The Real Reason Why Arizona Passed Such Harsh Immigration Laws
Stay up to date with the latest headlines via email.
Our investigation in Arizona discovered the real intent of the show-me-your-papers law.
Phoenix - Don't be fooled. The way the media plays the story, it was a wave of racist, anti-immigrant hysteria that moved Arizona Republicans to pass a sick little law, signed last week, requiring every person in the state to carry papers proving they are US citizens.
I don't buy it. Anti-Hispanic hysteria has always been as much a part of Arizona as the saguaro cactus and excessive air-conditioning.
What's new here is not the politicians' fear of a xenophobic "Teabag" uprising.
What moved GOP Governor Jan Brewer to sign the Soviet-style show-me-your-papers law is the exploding number of legal Hispanics, US citizens all, who are daring to vote - and daring to vote Democratic by more than two-to-one. Unless this demographic locomotive is halted, Arizona Republicans know their party will soon be electoral toast. Or, if you like, tortillas.
In 2008, working for "Rolling Stone" with civil rights attorney Bobby Kennedy, our team flew to Arizona to investigate what smelled like an electoral pogrom against Chicano voters . . . directed by one Jan Brewer.
Brewer, then secretary of state, had organized a racially loaded purge of the voter rolls that would have made Katherine Harris blush. Beginning after the 2004 election, under Brewer's command, no fewer than 100,000 voters, overwhelmingly Hispanic, were blocked from registering to vote. In 2005, the first year of the Great Brown-Out, one in three Phoenix residents found their registration applications rejected.
That statistic caught my attention. Voting or registering to vote if you're not a citizen is a felony, a big-time jail-time crime. And arresting such criminal voters is easy: After all, they give their names and addresses.
So I asked Brewer's office, had she busted a single one of these thousands of allegedly illegal voters? Did she turn over even one name to the feds for prosecution?
No, not one.
Which raises the question: Were these disenfranchised voters the criminal, non-citizens that Brewer tagged them to be, or just not-quite-white voters given the Jose Crow treatment, entrapped in document-chase trickery?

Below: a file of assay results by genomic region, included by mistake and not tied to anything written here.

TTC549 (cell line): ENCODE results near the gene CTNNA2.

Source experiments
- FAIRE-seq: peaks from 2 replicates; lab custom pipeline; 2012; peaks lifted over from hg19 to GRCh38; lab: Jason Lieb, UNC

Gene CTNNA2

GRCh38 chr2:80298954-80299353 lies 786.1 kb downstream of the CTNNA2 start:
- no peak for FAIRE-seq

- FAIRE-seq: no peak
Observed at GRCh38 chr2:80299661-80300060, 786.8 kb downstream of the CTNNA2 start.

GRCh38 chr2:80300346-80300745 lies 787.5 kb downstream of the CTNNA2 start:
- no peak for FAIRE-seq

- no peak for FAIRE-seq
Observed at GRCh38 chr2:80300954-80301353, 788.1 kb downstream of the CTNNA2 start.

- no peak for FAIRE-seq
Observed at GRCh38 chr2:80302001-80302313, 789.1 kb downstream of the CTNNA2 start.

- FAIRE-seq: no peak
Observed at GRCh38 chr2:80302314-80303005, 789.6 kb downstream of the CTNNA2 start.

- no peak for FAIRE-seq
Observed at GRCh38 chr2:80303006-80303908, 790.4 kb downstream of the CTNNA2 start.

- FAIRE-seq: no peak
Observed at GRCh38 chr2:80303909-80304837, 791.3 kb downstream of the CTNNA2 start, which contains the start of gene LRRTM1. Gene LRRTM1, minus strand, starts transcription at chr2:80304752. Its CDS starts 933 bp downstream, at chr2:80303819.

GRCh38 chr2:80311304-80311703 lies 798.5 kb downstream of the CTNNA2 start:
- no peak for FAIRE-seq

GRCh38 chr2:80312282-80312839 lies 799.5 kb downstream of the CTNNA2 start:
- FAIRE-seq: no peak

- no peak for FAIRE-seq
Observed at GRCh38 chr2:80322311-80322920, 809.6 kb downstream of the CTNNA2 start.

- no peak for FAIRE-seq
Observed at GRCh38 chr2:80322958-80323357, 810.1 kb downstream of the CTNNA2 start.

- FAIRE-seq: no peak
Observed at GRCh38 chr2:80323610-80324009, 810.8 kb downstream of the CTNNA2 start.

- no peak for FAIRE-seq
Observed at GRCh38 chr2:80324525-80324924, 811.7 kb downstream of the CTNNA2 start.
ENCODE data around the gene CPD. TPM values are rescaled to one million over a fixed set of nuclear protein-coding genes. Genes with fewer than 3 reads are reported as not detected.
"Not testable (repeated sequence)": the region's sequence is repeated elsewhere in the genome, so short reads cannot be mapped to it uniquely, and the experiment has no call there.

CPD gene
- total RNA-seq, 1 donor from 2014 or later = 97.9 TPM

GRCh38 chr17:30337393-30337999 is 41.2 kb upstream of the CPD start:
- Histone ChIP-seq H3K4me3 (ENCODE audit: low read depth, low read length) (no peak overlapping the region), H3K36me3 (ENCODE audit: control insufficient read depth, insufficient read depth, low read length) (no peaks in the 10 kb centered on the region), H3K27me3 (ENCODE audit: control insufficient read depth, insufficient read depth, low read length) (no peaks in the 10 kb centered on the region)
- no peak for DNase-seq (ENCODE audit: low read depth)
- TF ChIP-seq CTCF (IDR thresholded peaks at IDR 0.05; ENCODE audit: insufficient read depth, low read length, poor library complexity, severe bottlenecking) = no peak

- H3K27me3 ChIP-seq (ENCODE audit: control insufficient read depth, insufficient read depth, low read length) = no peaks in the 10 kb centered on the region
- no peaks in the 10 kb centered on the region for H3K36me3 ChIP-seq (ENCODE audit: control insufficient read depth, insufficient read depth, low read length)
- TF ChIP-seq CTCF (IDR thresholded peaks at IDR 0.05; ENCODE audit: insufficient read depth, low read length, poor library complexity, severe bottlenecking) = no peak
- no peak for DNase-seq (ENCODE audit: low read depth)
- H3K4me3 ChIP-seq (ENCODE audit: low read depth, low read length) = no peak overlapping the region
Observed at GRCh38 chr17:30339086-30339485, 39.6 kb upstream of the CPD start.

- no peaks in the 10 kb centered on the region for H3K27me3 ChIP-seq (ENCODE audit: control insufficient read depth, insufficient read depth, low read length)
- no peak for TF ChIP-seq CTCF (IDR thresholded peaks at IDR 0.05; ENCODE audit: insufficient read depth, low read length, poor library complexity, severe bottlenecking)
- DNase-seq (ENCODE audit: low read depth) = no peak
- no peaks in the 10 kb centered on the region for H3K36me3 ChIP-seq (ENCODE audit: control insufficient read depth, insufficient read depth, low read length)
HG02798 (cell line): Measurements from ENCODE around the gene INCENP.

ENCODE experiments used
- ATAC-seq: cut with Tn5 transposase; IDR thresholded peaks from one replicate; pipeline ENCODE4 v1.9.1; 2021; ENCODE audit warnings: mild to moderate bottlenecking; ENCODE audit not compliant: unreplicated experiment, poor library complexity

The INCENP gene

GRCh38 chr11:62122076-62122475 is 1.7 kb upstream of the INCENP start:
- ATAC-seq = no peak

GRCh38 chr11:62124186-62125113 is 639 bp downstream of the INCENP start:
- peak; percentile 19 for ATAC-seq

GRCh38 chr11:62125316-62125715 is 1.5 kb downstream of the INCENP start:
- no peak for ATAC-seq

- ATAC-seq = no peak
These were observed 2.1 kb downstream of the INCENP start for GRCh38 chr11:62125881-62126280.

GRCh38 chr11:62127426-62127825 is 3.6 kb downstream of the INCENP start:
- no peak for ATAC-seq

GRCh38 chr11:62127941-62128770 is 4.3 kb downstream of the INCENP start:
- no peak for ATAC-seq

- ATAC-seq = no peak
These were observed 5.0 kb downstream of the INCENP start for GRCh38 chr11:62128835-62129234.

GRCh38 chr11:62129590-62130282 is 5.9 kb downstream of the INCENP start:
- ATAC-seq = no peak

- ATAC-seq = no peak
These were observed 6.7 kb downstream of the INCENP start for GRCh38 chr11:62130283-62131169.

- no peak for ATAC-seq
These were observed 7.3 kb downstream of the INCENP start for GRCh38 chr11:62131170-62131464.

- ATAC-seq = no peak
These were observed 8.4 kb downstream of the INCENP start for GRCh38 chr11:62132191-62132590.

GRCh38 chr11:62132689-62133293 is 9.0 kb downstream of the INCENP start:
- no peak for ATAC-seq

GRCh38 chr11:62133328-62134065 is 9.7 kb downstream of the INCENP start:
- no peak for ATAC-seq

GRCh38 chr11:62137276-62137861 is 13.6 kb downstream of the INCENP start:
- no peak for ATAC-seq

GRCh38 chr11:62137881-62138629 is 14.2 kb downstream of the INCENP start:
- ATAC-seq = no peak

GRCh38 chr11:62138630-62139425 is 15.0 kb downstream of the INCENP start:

The answer was provided by a federal prosecutor who was sent on a crazy hunt all over the Western mesas looking for these illegal voters. "We took over 100 complaints, we investigated for almost two years, I didn't find one prosecutable voter fraud case."
This prosecutor, David Iglesias, is a prosecutor no more. When he refused to fabricate charges of illegal voting among immigrants, his firing was personally ordered by the president of the United States, George W. Bush, under orders from his boss, Karl Rove.
Iglesias' jurisdiction was next door, in New Mexico, but he told me that Rove and the Republican chieftains were working nationwide to whip up anti-immigrant hysteria with public busts of illegal voters, even though there were none.
"They wanted some splashy pre-election indictments," Iglesias told me. The former prosecutor, himself a Republican, paid the price when he stood up to this vicious attack on citizenship.
But Secretary of State Brewer followed the Rove plan to a T. The weapon she used to slice the Arizona voter rolls was a 2004 law, known as "Prop 200," which required proof of citizenship to register. It is important to see the Republicans' latest legislative horror show, sanctioning cops to stop residents and prove citizenship, as just one more step in the party's desperate plan to impede Mexican-Americans from marching to the ballot box.
(By the way, no one elected Brewer. Weirdly, Barack Obama placed her in office last year when, for reasons known only to the Devil and Rahm Emanuel, the president appointed Arizona's Democratic Governor Janet Napolitano to his cabinet, which automatically moved Republican Brewer into the Governor's office.)